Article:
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Skeptics reluctant to board the Ford train (Part II)

Toronto Mayor Rob Ford was elected last fall on a promise to “trim the fat from City Hall”. Easier said than done, as Royson James of the Toronto Star reports (“Rob Ford’s gravy train running on fumes”, July 12, 2011). The Mayor commissioned internationally-reknowned consultants KPMG to review the city’s expenses and determine what services could be cut. The results were far from surprising: in the public works and infrastructure department, the City could save money by:

  • keeping blue boxes out of apartments and condos
  • reducing snow clearing, grass cutting and street sweeping
  • ending fluoridation of Toronto’s drinking water


And that’s it…in fact, the City of Toronto considers each of these options regularly and has decided time and time again not to implement them because they’re political powderkegs. KPMG wrote that 97% of the City of Toronto’s expenses in the public works and infrastructure department were core municipal services. G. Michael Warren, in a Toronto Star editorial (“Ford Nation’s grim future”, July 6, 2011), outlines the reasons why the inner suburban “economically challenged members of the Ford Nation”, who depend heavily on city services, are the most likely to suffer from service decreases. I’m pretty sure cutting back on snow clearing isn’t an option: the 1999 “Snowmageddon” storm dumped 118 centimetres of snow on Toronto and Mayor Mel Lastman was forced to call in the army to clear 5000 km of roads. Another major storm hit Toronto this January.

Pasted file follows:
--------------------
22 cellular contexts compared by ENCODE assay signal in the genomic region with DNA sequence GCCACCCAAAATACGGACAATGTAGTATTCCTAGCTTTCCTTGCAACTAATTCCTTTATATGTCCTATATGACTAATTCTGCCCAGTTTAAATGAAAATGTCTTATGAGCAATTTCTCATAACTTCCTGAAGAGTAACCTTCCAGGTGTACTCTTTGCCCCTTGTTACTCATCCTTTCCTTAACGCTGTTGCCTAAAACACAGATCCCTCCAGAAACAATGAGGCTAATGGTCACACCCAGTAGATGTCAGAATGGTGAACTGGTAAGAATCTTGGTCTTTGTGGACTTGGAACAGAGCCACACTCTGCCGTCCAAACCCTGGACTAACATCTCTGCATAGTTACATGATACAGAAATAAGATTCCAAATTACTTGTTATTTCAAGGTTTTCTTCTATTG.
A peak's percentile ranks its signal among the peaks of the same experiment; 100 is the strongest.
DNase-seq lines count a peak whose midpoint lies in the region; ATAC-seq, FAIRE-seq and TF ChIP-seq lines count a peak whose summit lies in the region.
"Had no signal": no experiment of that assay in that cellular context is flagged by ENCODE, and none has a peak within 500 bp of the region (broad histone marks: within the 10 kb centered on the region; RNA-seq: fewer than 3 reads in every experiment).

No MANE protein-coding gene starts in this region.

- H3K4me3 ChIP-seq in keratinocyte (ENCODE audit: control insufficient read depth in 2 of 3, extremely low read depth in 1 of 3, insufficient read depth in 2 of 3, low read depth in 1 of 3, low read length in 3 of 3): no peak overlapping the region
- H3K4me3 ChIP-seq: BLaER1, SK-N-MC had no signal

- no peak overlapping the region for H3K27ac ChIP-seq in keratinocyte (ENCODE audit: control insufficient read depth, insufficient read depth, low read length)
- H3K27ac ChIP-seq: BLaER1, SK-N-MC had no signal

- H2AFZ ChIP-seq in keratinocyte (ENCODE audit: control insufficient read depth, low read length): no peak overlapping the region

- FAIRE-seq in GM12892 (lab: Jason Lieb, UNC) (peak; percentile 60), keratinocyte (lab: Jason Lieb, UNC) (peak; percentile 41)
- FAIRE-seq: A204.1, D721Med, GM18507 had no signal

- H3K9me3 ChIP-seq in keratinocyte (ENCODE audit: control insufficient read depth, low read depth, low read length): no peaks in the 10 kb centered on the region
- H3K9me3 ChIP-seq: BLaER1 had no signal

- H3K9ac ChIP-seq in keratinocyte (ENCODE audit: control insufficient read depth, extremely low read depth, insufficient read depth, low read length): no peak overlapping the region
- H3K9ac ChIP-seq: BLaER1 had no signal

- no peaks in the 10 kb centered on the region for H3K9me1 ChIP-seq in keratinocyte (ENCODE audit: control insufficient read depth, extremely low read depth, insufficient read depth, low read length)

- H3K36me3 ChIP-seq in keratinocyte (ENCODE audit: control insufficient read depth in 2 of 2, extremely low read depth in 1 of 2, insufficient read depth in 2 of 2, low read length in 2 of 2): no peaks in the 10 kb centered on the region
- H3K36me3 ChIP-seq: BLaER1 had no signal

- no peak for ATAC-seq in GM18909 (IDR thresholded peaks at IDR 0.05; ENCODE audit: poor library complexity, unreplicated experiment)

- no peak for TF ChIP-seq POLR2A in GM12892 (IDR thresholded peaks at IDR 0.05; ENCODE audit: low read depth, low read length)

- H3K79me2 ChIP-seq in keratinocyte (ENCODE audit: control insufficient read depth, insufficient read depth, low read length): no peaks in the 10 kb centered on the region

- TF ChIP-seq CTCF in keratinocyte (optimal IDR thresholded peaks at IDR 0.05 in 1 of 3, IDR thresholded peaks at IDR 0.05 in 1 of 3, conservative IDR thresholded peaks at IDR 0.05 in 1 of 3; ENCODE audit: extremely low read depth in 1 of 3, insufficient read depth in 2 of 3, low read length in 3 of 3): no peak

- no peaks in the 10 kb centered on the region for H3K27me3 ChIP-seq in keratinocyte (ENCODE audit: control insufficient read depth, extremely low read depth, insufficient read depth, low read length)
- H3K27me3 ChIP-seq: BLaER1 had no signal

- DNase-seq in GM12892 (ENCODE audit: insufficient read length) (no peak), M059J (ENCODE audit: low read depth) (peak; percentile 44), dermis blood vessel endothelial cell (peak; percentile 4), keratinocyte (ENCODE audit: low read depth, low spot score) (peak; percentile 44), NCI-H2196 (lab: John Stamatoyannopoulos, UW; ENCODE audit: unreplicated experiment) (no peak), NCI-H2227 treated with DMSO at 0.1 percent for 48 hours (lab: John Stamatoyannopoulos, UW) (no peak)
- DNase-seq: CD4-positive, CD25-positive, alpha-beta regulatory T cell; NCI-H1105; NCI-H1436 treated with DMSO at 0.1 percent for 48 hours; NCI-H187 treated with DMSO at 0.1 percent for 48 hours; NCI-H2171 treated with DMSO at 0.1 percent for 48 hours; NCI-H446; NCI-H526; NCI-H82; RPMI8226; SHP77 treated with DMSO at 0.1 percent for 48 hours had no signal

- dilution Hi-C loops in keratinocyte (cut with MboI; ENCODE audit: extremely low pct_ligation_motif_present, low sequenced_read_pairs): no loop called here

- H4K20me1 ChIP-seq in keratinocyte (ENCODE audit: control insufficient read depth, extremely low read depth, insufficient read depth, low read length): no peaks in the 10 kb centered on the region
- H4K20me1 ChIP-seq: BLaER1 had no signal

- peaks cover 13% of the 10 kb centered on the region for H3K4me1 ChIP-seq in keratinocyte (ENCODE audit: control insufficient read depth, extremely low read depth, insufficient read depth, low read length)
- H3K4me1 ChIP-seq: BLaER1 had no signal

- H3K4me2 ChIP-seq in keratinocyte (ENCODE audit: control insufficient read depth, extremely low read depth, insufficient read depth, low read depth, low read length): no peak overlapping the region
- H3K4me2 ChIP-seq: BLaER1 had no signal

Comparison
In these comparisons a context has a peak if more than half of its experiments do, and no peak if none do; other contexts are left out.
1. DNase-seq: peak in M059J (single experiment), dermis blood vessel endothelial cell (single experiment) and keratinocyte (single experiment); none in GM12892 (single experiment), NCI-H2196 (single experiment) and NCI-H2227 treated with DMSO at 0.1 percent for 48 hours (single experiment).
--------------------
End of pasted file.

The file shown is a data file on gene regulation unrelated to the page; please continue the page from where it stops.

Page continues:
Seven more reports on the city departments, efficiencies and room for “fat trimming” will be released shortly.

The Mayor has made headlines recently for voting against six wildly popular community grants (he was defeated 43-1 on the first four programs, 42-2 on the fifth, and 41-3 on the sixth). He ruffled feathers by refusing to attend Toronto’s Pride Parade. After Ford shut down Transit City, the Province of Ontario even blames “municipalities like Toronto and politicians like Rob Ford”  for traffic gridlock (“Fed up with traffic gridlock? Not our fault, Liberals say”Toronto Star July 12, 2011). Rookie councillor Kristyn Wong-Tam, citing “the current administration”, recently commissioned a private-sector revitalization plan for Yonge Street. Although she agrees that it could set a dangerous precedent, there was no way a new plan would have been approved in the current mood of fiscal restraint.


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